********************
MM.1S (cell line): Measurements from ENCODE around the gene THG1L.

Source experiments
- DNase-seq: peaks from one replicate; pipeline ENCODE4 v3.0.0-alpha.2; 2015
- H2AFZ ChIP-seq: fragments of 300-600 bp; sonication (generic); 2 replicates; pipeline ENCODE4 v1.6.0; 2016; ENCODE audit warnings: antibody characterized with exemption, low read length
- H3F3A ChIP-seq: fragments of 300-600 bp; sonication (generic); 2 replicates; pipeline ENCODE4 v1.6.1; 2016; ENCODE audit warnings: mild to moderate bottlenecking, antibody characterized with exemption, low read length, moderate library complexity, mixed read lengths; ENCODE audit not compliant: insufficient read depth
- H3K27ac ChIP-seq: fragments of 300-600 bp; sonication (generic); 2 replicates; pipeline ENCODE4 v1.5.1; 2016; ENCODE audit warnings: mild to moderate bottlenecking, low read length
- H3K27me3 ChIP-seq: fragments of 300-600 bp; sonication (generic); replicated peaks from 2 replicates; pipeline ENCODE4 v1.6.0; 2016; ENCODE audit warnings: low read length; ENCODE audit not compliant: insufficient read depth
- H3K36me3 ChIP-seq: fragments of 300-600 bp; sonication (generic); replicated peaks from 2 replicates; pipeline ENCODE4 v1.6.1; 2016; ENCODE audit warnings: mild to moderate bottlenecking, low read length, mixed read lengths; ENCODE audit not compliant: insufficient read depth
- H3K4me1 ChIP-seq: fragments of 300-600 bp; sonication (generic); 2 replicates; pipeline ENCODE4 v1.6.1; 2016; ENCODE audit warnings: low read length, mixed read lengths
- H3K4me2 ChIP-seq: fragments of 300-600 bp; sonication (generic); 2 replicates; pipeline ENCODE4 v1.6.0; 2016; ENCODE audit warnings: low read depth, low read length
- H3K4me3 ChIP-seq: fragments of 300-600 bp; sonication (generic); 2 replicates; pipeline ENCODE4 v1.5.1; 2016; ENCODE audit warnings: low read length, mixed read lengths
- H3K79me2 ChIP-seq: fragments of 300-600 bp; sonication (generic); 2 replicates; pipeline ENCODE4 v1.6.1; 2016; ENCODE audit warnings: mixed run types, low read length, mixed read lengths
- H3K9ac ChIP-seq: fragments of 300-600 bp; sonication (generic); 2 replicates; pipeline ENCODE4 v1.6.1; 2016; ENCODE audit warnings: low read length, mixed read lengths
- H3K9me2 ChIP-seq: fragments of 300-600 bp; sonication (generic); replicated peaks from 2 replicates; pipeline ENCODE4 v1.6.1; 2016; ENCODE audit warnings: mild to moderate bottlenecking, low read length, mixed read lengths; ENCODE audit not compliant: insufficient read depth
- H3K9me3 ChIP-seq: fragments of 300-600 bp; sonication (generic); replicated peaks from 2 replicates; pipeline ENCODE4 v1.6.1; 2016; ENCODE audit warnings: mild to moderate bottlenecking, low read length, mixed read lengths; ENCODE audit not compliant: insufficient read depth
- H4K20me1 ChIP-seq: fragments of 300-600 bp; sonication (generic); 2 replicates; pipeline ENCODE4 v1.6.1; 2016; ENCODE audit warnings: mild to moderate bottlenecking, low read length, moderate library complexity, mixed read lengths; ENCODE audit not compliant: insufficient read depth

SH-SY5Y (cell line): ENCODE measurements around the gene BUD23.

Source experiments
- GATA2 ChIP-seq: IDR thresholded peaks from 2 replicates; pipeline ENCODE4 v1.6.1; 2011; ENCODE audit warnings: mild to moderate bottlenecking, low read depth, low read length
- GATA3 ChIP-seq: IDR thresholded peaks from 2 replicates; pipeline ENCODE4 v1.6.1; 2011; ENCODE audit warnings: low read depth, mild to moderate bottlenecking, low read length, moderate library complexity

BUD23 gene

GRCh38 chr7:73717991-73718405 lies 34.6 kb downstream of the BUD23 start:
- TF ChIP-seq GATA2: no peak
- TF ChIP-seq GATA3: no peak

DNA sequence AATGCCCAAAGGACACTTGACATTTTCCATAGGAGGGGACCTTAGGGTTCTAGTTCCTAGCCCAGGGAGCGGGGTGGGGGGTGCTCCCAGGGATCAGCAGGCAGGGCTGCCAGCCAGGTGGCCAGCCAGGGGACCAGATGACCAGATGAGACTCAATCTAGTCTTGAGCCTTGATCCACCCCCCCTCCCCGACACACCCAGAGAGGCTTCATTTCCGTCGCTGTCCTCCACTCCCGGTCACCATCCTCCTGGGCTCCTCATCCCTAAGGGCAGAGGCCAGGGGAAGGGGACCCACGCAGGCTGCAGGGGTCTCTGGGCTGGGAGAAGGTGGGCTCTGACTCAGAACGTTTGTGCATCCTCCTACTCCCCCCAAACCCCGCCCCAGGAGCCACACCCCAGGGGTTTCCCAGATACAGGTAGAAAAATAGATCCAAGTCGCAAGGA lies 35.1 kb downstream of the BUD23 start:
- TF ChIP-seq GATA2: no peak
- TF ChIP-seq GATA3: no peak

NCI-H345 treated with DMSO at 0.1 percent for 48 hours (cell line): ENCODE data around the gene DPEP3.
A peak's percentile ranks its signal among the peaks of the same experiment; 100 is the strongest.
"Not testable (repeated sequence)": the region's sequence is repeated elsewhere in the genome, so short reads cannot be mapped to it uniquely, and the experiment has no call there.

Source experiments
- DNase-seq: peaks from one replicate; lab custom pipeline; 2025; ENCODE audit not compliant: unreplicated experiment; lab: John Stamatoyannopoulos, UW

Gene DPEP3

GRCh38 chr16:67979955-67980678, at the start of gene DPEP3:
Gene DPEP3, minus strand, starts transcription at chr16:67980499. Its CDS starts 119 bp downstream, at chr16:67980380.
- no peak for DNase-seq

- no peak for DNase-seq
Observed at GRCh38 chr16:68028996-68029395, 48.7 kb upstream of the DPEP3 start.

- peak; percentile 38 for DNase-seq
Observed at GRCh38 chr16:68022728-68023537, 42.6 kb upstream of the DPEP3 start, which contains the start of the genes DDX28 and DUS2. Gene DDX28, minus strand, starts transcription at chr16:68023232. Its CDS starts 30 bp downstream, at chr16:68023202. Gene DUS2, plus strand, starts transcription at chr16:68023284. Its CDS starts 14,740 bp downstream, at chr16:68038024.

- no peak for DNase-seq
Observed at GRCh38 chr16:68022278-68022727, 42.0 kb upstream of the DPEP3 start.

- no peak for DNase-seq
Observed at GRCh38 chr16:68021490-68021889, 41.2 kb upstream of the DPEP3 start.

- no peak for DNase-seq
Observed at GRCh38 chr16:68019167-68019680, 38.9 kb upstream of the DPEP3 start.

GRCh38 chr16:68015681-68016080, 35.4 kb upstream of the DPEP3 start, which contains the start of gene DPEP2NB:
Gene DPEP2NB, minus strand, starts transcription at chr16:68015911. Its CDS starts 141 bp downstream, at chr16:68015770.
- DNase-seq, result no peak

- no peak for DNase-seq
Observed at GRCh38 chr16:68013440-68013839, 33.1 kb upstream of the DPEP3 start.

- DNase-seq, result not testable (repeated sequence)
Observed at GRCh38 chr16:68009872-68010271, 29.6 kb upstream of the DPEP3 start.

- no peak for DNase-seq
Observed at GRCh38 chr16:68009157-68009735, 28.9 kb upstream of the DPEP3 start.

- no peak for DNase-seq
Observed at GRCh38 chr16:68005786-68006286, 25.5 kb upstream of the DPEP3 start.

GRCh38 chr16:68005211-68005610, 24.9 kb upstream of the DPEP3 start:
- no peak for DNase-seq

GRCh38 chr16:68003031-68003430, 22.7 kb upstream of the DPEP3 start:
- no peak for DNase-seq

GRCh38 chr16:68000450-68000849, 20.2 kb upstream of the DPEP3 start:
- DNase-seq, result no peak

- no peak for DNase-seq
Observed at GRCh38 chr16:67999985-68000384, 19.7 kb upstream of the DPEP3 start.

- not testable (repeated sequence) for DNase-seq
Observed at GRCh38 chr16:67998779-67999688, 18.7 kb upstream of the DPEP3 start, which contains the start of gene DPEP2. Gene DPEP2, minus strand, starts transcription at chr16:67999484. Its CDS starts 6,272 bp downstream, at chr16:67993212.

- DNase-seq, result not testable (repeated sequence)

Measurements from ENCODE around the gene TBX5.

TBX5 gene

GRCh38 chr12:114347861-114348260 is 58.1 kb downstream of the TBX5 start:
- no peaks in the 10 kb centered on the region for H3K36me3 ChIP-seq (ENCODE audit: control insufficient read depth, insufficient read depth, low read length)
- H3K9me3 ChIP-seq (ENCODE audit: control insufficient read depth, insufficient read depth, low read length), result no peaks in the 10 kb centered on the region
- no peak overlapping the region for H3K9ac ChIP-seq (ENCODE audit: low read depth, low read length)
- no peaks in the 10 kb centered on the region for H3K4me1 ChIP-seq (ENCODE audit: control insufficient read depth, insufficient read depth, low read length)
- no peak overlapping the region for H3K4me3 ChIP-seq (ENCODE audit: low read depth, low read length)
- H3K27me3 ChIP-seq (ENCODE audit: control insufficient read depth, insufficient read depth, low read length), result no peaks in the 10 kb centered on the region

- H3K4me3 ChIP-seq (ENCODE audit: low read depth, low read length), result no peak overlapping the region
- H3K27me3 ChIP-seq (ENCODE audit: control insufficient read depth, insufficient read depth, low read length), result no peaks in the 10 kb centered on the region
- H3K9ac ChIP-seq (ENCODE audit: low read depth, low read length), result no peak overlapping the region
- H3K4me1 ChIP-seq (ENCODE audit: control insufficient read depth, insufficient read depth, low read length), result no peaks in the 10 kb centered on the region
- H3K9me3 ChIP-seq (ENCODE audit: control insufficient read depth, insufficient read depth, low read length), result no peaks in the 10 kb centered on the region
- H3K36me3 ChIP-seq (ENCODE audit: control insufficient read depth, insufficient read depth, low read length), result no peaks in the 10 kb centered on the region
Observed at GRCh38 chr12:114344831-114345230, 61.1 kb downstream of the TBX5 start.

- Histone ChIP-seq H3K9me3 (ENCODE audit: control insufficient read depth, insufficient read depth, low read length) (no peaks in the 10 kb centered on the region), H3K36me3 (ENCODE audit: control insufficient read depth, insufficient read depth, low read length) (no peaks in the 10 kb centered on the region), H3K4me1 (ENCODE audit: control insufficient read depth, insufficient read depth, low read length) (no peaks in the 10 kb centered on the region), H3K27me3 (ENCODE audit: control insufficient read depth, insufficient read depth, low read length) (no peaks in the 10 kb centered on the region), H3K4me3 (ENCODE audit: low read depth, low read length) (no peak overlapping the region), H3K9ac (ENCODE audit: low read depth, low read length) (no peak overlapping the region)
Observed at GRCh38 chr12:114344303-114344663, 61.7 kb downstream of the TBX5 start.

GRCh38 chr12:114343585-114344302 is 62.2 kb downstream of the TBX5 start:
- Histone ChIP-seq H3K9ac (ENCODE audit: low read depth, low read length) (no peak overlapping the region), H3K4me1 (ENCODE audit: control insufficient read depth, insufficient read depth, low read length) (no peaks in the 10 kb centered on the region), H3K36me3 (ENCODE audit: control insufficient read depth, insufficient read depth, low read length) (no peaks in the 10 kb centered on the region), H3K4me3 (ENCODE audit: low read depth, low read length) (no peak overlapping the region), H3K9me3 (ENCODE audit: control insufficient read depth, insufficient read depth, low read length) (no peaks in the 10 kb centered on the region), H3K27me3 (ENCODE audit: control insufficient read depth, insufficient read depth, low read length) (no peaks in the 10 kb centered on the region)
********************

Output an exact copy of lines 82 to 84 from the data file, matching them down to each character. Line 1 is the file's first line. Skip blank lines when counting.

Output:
- H3K9me3 ChIP-seq (ENCODE audit: control insufficient read depth, insufficient read depth, low read length), result no peaks in the 10 kb centered on the region
- H3K36me3 ChIP-seq (ENCODE audit: control insufficient read depth, insufficient read depth, low read length), result no peaks in the 10 kb centered on the region
Observed at GRCh38 chr12:114344831-114345230, 61.1 kb downstream of the TBX5 start.